The anxious aardvark sees the light divine masculinity in Dave Sim's Cerebus
Date of Award
M.A. in English
Department of English
Advisor: Andrew Slade
For most of its existence, detractors of Cerebus -- a comic that details the exploits of an anthropomorphic aardvark who often struggles against women for power -- have accused the comic of misogyny. Certain critics have attempted to answer the charges of misogyny by arguing that Cerebus portrays gender as a social construction, but those critics must ignore crucial sections of the text in order to make such an argument. I attend to Cerebus as a whole by arguing that it critiques feminists for decrying patriarchal aggression even as they use the narrative of masculine conquest for their own benefit. Nonetheless, the text offers its own critique of the narrative of masculine conquest by constructing Jaka as a victim of masculine aggression and by portraying Cerebus as the anxious male. Having exposed the insufficiency of the phallic model of masculinity, Cerebus proposes an alternative conception of gender that is linked to the divine. Finally, the text undermines its own authority as a source of truth, mitigating the concern that it is a hegemonic text. Because Cerebus privileges the notion that gender is a position in a divine grammar, the text argues for a different kind of gender essentialism in which both men and women can participate in masculinity.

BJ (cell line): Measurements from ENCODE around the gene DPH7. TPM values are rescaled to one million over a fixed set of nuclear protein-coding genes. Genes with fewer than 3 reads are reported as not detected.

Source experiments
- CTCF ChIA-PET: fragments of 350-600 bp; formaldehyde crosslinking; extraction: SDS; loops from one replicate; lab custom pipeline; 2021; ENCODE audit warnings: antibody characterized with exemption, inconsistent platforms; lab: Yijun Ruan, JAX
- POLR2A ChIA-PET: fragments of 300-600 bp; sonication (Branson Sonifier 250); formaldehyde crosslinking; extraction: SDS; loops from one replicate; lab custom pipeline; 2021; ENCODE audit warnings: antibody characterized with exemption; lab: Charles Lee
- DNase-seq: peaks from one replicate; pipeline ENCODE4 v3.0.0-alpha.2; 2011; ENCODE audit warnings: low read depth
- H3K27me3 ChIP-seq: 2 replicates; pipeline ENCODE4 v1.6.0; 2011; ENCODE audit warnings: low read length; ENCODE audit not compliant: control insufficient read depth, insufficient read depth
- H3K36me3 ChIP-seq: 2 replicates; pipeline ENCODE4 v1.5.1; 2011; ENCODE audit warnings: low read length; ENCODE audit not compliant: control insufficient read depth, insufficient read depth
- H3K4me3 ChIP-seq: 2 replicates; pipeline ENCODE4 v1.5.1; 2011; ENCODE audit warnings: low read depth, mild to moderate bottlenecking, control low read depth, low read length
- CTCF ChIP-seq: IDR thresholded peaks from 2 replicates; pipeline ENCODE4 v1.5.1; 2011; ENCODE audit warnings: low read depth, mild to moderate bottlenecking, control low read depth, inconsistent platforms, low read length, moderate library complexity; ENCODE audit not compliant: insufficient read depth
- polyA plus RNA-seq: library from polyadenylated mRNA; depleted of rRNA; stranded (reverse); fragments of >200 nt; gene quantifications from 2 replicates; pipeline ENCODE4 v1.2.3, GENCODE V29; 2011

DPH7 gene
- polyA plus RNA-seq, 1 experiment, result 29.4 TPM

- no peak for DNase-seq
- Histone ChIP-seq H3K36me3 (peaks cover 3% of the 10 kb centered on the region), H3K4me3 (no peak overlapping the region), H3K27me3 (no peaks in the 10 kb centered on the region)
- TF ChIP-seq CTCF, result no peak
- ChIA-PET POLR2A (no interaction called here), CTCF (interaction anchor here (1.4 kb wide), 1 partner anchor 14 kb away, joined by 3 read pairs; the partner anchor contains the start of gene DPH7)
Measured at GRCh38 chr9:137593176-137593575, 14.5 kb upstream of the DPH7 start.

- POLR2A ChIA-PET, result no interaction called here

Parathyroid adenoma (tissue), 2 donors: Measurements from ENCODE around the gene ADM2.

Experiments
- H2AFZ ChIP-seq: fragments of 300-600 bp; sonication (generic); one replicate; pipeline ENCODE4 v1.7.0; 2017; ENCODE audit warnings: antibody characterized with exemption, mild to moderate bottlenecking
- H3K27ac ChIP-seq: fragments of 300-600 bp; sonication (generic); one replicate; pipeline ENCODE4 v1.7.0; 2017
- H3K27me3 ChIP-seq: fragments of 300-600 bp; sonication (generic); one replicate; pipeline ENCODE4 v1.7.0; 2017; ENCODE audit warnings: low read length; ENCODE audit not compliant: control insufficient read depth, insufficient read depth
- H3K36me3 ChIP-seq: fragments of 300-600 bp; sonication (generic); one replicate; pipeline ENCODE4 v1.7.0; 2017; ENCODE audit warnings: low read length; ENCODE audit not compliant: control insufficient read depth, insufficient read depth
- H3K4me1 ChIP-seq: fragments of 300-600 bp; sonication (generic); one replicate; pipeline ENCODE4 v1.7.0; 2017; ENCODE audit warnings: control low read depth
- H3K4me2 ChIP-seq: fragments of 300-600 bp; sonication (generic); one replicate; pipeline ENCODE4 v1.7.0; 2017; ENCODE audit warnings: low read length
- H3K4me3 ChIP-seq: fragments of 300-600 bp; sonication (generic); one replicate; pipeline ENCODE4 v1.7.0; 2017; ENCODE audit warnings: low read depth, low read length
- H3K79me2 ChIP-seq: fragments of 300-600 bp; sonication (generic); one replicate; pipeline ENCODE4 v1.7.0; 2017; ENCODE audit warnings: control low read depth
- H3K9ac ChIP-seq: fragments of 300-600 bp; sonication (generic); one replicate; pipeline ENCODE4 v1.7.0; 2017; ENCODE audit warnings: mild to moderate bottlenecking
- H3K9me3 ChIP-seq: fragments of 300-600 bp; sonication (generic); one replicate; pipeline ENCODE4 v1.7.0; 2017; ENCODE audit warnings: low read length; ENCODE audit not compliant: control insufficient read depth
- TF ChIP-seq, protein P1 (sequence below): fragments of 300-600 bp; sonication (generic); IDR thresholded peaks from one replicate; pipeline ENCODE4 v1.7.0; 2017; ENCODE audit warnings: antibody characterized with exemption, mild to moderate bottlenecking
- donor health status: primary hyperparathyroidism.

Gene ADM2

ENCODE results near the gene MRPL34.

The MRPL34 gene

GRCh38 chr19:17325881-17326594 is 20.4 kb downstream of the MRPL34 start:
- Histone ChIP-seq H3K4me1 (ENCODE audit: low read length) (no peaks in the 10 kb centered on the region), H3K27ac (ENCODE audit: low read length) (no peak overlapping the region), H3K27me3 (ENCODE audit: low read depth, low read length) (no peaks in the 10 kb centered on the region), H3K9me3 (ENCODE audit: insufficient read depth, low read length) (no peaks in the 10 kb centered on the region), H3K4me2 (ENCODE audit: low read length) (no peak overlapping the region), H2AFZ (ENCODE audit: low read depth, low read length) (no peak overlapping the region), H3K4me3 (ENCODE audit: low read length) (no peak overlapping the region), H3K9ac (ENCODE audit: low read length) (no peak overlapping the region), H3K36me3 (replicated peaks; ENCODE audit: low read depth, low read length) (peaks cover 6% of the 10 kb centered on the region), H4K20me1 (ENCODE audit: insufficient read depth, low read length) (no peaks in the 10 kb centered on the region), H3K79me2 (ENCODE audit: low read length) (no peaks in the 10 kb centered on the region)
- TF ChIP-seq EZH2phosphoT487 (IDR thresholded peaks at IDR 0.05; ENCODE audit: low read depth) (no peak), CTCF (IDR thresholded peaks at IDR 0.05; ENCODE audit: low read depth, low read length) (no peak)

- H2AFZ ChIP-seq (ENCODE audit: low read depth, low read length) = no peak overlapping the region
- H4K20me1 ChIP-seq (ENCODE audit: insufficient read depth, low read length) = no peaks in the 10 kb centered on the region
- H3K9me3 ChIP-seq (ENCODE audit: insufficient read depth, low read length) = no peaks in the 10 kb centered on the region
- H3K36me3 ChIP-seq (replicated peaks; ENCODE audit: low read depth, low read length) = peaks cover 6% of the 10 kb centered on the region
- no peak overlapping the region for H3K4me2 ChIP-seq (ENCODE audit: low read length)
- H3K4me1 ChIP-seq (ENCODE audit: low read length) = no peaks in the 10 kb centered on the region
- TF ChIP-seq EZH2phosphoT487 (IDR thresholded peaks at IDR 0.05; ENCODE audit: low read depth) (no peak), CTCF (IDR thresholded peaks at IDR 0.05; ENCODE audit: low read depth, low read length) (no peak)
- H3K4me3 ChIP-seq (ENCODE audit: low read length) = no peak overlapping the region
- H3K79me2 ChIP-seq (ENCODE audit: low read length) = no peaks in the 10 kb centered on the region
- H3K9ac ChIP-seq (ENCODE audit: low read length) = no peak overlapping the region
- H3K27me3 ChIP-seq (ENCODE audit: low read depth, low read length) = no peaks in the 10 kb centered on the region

Sim, Dave, 1956- Cerebus Criticism and interpretation, Masculinity Comic books, strips, etc, Masculinity in literature, Sex role in literature
Copyright 2011, author
Mayeux, Isaac John, "The anxious aardvark sees the light divine masculinity in Dave Sim's Cerebus" (2011). Graduate Theses and Dissertations. 354.